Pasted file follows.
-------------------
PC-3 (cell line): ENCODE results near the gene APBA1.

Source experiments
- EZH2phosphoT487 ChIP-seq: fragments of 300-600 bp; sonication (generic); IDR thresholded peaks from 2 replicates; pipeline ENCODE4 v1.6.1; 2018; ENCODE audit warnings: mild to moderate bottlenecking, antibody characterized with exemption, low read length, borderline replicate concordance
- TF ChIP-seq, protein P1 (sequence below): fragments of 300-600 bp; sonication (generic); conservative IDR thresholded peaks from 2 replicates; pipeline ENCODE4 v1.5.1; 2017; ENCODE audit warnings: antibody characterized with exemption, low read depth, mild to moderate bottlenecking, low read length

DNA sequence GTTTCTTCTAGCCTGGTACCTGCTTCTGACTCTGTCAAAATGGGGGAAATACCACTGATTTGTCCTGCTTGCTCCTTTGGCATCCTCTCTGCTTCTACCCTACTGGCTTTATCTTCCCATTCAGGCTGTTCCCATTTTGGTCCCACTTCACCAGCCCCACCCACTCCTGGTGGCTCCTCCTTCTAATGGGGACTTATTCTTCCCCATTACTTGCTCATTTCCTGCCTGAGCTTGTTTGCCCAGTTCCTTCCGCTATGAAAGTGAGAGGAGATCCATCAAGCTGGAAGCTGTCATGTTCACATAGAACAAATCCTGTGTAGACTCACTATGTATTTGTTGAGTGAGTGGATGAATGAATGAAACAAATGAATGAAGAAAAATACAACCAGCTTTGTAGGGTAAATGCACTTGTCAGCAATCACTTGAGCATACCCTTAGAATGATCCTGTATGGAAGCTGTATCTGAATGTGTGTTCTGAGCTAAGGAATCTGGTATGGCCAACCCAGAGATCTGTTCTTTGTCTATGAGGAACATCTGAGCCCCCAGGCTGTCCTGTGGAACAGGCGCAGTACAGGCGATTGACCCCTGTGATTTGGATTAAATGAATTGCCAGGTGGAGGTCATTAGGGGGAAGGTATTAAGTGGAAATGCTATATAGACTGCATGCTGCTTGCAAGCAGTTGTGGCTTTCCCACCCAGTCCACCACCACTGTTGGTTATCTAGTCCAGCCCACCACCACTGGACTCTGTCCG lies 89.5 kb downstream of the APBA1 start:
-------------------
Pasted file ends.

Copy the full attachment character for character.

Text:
PC-3 (cell line): ENCODE results near the gene APBA1.

Source experiments
- EZH2phosphoT487 ChIP-seq: fragments of 300-600 bp; sonication (generic); IDR thresholded peaks from 2 replicates; pipeline ENCODE4 v1.6.1; 2018; ENCODE audit warnings: mild to moderate bottlenecking, antibody characterized with exemption, low read length, borderline replicate concordance
- TF ChIP-seq, protein P1 (sequence below): fragments of 300-600 bp; sonication (generic); conservative IDR thresholded peaks from 2 replicates; pipeline ENCODE4 v1.5.1; 2017; ENCODE audit warnings: antibody characterized with exemption, low read depth, mild to moderate bottlenecking, low read length

DNA sequence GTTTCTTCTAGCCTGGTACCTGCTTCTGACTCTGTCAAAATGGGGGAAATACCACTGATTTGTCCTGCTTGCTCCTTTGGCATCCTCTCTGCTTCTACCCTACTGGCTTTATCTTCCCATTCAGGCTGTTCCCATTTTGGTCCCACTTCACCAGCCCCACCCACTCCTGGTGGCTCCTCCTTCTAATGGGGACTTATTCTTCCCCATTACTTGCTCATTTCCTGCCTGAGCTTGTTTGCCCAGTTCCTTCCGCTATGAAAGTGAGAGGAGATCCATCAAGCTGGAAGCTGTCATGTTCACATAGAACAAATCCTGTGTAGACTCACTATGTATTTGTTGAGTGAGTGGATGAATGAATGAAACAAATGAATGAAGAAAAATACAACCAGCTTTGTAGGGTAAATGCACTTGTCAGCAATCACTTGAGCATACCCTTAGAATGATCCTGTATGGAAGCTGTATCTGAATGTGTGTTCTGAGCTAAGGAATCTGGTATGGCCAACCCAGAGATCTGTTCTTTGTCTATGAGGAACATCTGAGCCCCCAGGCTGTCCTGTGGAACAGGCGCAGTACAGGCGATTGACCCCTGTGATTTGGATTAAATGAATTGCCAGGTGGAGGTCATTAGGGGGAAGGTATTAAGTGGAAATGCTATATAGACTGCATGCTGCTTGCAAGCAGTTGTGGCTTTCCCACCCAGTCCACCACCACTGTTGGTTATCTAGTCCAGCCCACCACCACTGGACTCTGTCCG lies 89.5 kb downstream of the APBA1 start: